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On 3rd October 2022, the Supreme Court of India, once again, restated that the two-finger test or pre-vaginum test must not be conducted. This blog post traces the history of the test and looks at the recent developments.
Colonial medical jurisprudence was pre-occupied with the examination of the hymenal status of the rape complainant and determination of her vaginal laxity (see Elizabeth Kolsky and Pratiksha Baxi). The two-finger test is an intrusive physical examination, wherein the doctor puts two fingers inside the woman’s vagina to establish if she is sexually active or not. These tests were used to give an opinion on the past sexual history of the rape complainant. The scientific assessment of women’s chastity was key to judgments in colonial rape trials. Medico-legal experts such as Chevers, Lyon, Cox etc. repeatedly cautioned that women laid false charges. Indian women bore ‘a double burden, suspected as liars being women, and presumed to be untrustworthy being native.’ (see Kolsky). Chevers and Lyon’s medico-legal textbooks and their opinion on Indian women heavily influenced Jaising P Modi’s A Textbook of Medical Jurisprudence and Toxicology. This was the authoritative reference book on medical jurisprudence and continues to influence doctors today.
In 2010, Human Rights Watch (HRW) conducted a study in India to determine the prevalence of the two-finger tests. The study, which involved interviewing rape ‘survivors,’ doctors, lawyers, hospitals, and NGOs’, revealed that the practice of using the two-finger test was ‘nearly universal’. Their research indicated that between 2005-2009, at least 153 court decisions from various high courts of India cited two-finger test results. The study also revealed that defense counsel continued to invoke the findings of the two-finger tests in court proceedings to cast aspersions on the character of the complainant. In another study, Mitra and Satish found that out of the 160 cases decided by all the various High courts in 2010, in 74 cases, the judgment expressly discussed the findings of the two-finger test.
In 2013, the Verma Committee, which was reviewing the laws related to sex offences, took note of these HRW findings and emphasised that this patriarchal and regressive test must not be conducted, and irrelevant findings with respect to the hymen, should not be documented. The 2013 Criminal Law Amendment inserted section 53A into the Evidence Act which specified that the evidence of a victim’s character or of her previous sexual experience with any person shall not be relevant to the issue of consent or the quality of consent, in prosecutions of sexual offences.
In May 2013, the Supreme Court of India in Lillu @ Rajesh & Anr vs State Of Haryana, held that the two-finger test violates the ‘right of rape survivors to privacy, physical and mental integrity and dignity.’  The Court noted that the findings of the two-finger test were being used to label complainants as ‘habitual to sexual intercourse’ and strongly emphasised that ‘rape survivors are entitled to legal recourse that does not retraumatise them or violate their physical or mental integrity and dignity.’  Further, it was held that even if the result of the test shows the hymen is torn, it should not give rise to an inference of consent. .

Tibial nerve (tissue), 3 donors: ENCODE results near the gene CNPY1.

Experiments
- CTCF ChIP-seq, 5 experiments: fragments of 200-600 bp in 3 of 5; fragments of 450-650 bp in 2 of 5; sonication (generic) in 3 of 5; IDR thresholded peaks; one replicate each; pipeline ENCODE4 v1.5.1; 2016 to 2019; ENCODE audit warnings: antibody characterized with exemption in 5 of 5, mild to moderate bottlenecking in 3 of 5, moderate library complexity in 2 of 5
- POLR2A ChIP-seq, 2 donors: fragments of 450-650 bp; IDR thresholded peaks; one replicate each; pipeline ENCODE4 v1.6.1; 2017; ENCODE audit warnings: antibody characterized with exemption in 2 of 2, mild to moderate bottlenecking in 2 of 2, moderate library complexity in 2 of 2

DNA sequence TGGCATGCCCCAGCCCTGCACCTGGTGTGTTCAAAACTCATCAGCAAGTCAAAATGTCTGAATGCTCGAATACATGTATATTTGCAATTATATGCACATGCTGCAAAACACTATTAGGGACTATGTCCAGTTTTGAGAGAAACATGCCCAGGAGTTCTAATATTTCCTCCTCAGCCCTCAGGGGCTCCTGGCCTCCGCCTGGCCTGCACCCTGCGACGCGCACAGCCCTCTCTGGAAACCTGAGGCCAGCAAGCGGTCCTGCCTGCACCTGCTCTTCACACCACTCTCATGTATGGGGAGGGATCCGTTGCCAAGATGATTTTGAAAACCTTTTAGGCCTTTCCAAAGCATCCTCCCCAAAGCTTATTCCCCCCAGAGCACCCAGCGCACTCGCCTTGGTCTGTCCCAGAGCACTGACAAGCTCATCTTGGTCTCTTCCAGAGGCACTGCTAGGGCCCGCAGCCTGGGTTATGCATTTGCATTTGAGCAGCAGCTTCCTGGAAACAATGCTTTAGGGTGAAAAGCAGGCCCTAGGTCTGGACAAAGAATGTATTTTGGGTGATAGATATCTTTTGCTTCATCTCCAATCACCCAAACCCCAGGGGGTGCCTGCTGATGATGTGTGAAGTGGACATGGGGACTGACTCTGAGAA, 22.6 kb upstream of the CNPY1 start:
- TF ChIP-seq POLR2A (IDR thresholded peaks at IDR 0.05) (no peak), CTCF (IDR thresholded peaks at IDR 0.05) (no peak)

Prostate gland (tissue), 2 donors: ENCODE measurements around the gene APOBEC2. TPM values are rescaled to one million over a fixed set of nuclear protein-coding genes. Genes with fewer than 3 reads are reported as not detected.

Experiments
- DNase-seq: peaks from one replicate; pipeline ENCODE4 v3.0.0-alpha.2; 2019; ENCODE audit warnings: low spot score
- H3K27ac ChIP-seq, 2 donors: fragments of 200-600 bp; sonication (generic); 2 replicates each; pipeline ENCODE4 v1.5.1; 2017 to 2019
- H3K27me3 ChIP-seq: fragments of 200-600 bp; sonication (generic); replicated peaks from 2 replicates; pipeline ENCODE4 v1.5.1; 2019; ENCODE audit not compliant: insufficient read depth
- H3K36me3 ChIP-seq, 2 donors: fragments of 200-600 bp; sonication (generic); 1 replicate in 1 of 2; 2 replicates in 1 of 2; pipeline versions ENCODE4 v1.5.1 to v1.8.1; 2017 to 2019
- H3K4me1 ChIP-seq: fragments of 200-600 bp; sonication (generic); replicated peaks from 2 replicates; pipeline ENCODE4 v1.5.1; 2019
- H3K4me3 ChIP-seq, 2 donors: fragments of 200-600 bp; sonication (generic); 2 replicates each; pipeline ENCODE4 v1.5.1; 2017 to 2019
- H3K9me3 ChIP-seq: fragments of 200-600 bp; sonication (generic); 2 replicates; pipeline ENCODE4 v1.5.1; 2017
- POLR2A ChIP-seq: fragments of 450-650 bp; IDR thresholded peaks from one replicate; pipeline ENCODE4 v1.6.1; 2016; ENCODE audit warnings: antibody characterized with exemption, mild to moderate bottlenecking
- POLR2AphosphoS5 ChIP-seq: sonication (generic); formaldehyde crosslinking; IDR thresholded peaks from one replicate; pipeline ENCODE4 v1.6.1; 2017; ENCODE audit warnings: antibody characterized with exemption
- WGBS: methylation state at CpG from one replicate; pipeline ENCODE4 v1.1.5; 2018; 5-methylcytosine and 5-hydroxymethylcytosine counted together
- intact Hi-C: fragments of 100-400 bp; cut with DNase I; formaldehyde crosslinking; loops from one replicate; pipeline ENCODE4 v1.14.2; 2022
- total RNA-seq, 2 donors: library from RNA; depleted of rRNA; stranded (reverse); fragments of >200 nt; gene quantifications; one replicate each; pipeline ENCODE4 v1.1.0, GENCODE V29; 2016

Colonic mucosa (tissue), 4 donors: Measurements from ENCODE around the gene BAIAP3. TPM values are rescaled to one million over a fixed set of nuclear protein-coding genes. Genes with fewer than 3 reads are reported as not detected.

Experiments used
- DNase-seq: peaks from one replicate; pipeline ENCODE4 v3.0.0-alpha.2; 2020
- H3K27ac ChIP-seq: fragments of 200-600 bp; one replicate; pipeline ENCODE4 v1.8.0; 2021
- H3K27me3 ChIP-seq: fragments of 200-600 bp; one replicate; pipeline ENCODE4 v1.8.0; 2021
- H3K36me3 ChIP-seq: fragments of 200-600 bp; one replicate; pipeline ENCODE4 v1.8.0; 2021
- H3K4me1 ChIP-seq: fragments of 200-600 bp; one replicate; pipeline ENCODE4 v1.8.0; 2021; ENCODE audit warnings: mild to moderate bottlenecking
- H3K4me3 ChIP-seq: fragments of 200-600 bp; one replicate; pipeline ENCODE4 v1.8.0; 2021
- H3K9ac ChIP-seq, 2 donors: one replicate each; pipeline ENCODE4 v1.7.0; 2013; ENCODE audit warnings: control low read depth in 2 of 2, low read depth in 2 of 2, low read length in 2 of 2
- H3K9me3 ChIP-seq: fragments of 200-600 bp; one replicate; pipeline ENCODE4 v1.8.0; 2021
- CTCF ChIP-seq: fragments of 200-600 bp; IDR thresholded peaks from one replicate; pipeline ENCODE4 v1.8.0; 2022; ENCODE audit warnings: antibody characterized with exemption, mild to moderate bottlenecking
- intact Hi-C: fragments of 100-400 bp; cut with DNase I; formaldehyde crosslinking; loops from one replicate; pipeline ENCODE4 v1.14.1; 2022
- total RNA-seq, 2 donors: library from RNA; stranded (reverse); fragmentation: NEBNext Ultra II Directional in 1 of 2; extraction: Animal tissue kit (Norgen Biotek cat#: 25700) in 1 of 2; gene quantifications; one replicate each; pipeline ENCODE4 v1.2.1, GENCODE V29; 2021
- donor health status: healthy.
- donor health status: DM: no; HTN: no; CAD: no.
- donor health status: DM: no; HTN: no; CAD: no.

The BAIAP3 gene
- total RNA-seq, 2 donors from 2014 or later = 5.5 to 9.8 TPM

In 2018, the Modi textbook on medical jurisprudence was revised. It now underscores the need to move away from insensitive and degrading medical practices. It highlights that the two-finger test violates the right to privacy of the rape ‘survivor’ and that there is no scientific need to carry out a two-finger test or record a finding if the hymen was ruptured.
Despite these monumental changes, in 2019, approximately 1500 rape ‘survivors’ and their families wrote a letter to the Supreme Court demanding cancellation of medical licences of practitioners who continued to conduct the two-finger test. Rashtriya Garima Abhiyan (RGA), an organization that works with rape ‘survivors’, in support submitted their latest findings to the Court wherein they had documented over 57 cases where the medical practitioners conducted the two-finger test.
Recently, the Supreme Court in the State of Jharkhand v Shailendra Kumar Rai @ Pandav Rai yet again dealt with this issue. The Court again stressed that whether a woman is habituated to sexual intercourse or not is irrelevant in determining whether there is consent in a particular case. The Court highlighted that these patriarchal and sexist tests are based on the incorrect assumption that a ‘a sexually active woman cannot be raped.’ [ 60-2] The Court directed the Union and State Governments to review curriculums in medical schools, formulate further guidelines and conduct workshops to communicate the appropriate medical procedures that are to be used while taking evidence in sexual assault and rape cases. A crucial development in this case is the Court’s direction that any person who conducts the two—finger test while examining a complainant shall be guilty of misconduct.
What remains to be seen is whether the Supreme Courts directions will be taken seriously or will medical professionals continue with these regressive tests.
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